Professor Steven Rosenberg, Boston University

Besides the standard high school geometry, there are geometries of finite sets of points and lines, non-Euclidean geometries, and geometries of shortest paths on bumpy surfaces (like the earth's surface). Each geometry has its group of symmetries -- the maps from the points of the geometry to itself that preserve the geometric structure. Properties of this group of symmetries explain many deep features of the geometry. We will discuss the classical geometries of Euclidean, spherical, projective and hyperbolic type and develop the group theory techniques needed to understand their symmetry groups. We will also relate area and volume to matrix groups and linear algebra. Finally, we will use properties of the symmetry groups of Euclidean space to study paradoxical decomposition of spheres and the nonexistence of paradoxical decompositions of the circle.

**Advanced Seminars in 2014**

Values of the Zeta Function and p-Adic Analysis with Professor David Geraghty

Algebra with Professor Marjory Baruch

Geometry & Symmetry with Professor Steve Rosenberg

**Advanced Seminars in 2013**

Representations of Finite Groups with Professor Robert Pollack

Wavelet Transformations with Professor Marjory Baruch

Geometry & Symmetry with Professor Steve Rosenberg

**Advanced Seminars in 2012**

The Analytic Class Number Formula with Professor Jared Weinstein

Algebra with Professor Marjory Baruch

Geometry & Symmetry with Professor Steve Rosenberg

**Advanced Seminars in 2011**

Character Sums with Professor Jay Pottharst

The Mathematics of Computer Graphics with Professor Marjory Baruch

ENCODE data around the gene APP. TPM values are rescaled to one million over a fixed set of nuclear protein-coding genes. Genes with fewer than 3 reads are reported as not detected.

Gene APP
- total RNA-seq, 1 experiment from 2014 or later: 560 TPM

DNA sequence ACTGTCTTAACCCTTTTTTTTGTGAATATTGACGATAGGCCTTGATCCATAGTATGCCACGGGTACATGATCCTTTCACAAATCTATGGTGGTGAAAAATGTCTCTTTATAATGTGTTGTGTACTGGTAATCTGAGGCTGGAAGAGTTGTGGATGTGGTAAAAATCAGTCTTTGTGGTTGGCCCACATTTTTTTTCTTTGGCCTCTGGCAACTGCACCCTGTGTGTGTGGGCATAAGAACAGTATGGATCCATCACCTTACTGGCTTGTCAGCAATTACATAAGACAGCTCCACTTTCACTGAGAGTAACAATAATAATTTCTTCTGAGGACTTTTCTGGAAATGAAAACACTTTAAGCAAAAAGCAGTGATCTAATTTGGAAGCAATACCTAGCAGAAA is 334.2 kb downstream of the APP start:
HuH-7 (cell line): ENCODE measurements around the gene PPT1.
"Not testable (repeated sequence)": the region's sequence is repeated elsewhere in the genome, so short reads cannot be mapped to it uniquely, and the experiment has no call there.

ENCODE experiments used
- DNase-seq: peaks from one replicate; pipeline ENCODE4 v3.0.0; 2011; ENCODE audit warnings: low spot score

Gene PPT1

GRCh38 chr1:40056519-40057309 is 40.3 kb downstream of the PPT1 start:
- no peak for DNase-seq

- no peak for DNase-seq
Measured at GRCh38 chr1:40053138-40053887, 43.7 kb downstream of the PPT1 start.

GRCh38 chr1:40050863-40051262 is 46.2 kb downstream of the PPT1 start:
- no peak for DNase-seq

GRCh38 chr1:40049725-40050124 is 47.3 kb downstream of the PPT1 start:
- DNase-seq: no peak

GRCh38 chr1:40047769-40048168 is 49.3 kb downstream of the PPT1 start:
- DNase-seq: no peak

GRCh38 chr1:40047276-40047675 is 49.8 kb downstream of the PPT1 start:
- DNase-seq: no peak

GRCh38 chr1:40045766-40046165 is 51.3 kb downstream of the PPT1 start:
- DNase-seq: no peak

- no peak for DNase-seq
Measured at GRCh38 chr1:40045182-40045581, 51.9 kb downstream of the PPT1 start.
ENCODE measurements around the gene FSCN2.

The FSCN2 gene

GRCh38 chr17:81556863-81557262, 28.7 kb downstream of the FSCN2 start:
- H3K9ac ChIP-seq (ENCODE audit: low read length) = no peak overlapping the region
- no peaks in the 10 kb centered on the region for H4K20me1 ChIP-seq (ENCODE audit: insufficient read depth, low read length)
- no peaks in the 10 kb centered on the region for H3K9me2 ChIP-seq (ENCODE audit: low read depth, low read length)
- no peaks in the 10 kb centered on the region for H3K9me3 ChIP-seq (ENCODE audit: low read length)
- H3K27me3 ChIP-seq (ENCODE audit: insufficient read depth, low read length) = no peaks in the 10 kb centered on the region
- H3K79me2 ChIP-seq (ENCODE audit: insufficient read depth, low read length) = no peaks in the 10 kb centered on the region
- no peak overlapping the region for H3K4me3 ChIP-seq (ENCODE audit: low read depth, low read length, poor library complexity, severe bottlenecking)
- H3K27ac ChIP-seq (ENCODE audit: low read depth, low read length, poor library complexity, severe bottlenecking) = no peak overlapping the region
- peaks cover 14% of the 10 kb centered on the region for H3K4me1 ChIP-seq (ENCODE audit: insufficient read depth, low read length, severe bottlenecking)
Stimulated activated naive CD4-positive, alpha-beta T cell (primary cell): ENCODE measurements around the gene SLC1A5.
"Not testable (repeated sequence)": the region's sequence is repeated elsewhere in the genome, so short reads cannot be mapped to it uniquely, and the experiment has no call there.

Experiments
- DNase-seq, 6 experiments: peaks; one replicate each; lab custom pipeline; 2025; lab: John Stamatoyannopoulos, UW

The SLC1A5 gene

Geometry & Symmetry with Professor Steve Rosenberg

**Advanced Seminars in 2010**

Modular Forms with Professor Jon Hanke

The Mathematics of Computer Graphics with Professor Marjory Baruch

Geometry & Symmetry with Professor Steve Rosenberg

**Advanced Seminars in 2009**

Combinatorics with Dr. Henry Cohn

Topics in Linear Algebra with Professor Marjory Baruch

Geometry & Symmetry with Professor Steve Rosenberg

**Advanced Seminars in 2008**

Representations of Finite Groups with Professor Robert Pollack

Algebra: Galois Theory with Professor Marjory Baruch

Geometry & Symmetry with Professor Steve Rosenberg

**Advanced Seminars in 2007**

Modular Forms with Professor David Rohrlich

Abstract Algebra with Professor Marjory Baruch

Geometry & Symmetry with Professor Steve Rosenberg

**Advanced Seminars in 2006**

Combinatorics with Professor Ira Gessel

Algebra with Professor Marjory Baruch

Geometry & Symmetry with Professor Steve Rosenberg

**Advanced Seminars in 2005**

Values of Riemann zeta function with Professor David Rohrlich

Algebra with Professor Marjory Baruch

Geometry & Symmetry with Professor Steve Rosenberg

**Advanced Seminars in 2004**

Graphs & Knots with Professor David Rohrlich

Computer Graphics with Professor Marjory Baruch

Geometry & Symmetry with Professor Steve Rosenberg

**Advanced Seminars in 2003**

Combinatorics with Professor Ira Gessel

Algebra with Professor Marjory Baruch

Geometry & Symmetry with Professor Steve Rosenberg

**Advanced Seminars in 2002**

Modular Forms with Professor David Rohrlich

Algebra with Professor Marjory Baruch

Hyperbolic Geometry with Professor David Fried